I credit Dana and Pete for inviting me into other elements of the film so early on. They invited me into so many different elements of the filmmaking process that I – in my ignorance, with this being my first animated film – presumed was just normal for working on an animated film, until a little way into the process when Pete asked me to be his co-director, and I asked, ‘What does that entail?, and Pete just said, ‘You’ve kind of already been doing it [laughs]’ – so it was kind of a Karate Kid and Mr Miyagi situation.

Dana Murray: Also, when Kemp came on as a writer we weren’t thinking of a director at all, but the time he was spending working on it with the art department, editors, and he was just so deeply ingrained in the film we knew it would be impossible to finish it without him, so we were like, ‘Don’t leave us!’ [laughs]


UNILAD: I’ve heard rumours of something terrifying at the heart of Pixar called the Brain Trust, which other Pixar directors have said in the past is a sort of mortifying panel of other Pixar directors and bigwigs who offer unrestrained advice and feedback on the films currently being developed at the studio. What were your experiences with the Brain Trust like?

Pete Docter: [laughs] Well, first of all, those people who are terrified of the Brain Trust ARE the Brain Trust, so I don’t know what they’re so scared about!

It’s meant to be a way of course-correcting, because when you’re working on a film so closely for such a long time, you can not realise what you’re looking at any more, and you can lose objectivity. So it’s a way [Pixar] developed early on of keeping ourselves in check; to make sure the film is being perceived in the way we want it to be.

So we get other directors to come to take a look out our stuff, and we look at their stuff. So membership of the Brain Trust changes every time we meet; it can be Brad Bird, Andrew Stanton or Lee Unkrich, and we screen the film for them and then we go to a room and they start picking on stuff; mostly in a nice way, but sometimes it can be pretty brutal.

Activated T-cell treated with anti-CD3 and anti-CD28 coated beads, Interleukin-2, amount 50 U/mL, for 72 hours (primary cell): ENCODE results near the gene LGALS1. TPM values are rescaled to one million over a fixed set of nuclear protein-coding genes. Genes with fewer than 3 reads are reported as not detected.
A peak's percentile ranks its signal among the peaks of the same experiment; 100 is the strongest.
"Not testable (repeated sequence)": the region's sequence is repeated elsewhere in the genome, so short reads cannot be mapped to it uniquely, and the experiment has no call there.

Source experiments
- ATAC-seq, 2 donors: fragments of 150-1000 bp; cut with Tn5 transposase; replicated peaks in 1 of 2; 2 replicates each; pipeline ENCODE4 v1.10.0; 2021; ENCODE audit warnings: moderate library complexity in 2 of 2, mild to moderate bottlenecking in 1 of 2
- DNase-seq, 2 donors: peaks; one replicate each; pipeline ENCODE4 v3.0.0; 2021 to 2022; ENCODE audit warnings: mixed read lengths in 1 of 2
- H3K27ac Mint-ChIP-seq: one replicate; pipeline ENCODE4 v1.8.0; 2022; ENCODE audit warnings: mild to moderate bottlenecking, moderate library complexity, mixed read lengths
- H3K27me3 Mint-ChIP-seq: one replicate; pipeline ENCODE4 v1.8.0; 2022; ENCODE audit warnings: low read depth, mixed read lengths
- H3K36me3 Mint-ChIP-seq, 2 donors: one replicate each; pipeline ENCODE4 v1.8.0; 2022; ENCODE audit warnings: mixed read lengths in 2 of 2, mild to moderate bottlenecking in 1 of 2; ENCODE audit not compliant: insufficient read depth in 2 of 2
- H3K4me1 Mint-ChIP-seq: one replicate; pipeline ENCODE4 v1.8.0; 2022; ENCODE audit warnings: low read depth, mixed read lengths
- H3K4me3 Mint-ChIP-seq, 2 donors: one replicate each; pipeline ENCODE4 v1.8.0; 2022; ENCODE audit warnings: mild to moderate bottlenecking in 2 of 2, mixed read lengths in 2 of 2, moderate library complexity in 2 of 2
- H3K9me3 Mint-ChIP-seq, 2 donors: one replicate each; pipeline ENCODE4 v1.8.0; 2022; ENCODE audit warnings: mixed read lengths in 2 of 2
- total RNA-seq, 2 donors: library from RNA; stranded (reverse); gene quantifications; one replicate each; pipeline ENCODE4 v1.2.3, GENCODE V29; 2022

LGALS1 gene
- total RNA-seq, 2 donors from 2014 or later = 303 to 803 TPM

Kemp Powers: You know, Edwin Catmull wrote a book called Creativity Inc., which I didn’t honestly read until I started working at Pixar and we’d finished Soul [laughs], but it goes into the Brain Trust a bit. It’s ultimately a group of your peers and you’re asking them to not beat around the bush and just cut to the chase with no glad-handing – because creatives tend to have such thin skin – and instead get to the chase of what’s not working and why.

I like to equate it to the Navy Seal school – or Royal Air Force training – for writers, and the feedback can be brutal but ultimately it leads to a much better film.


UNILAD: I’ll ask my last question. Pixar’s famous for putting hints about their next project in their films: is there a tease for Luca hidden in there?  

Dana Murray: There is…

UNILAD: Where?

Kemp Powers: [laughing] I don’t think we have time to tell you…

Pete Docter: There are other recurring Easter eggs as well – you know, like John Ratzenberger and the Pizza Planet truck – but you’ll have to find them when the film’s released.

Soul will stream exclusively on Disney+ from December 25. 

If you have a story you want to tell, send it to UNILAD via [email protected]

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Tom Percival

More of a concept than a journalist, Tom Percival was forged in the bowels of Salford University from which he emerged grasping a Masters in journalism. Since then his rise has been described by himself as ‘meteoric’ rising to the esteemed rank of Social Editor at UNILAD as well as working at the BBC, Manchester Evening News, and ITV. He credits his success to three core techniques, name repetition, personality mirroring, and never breaking off a handshake.

Topics: Featured, Disney, Disney+, Jamie Foxx, Pixar, Soul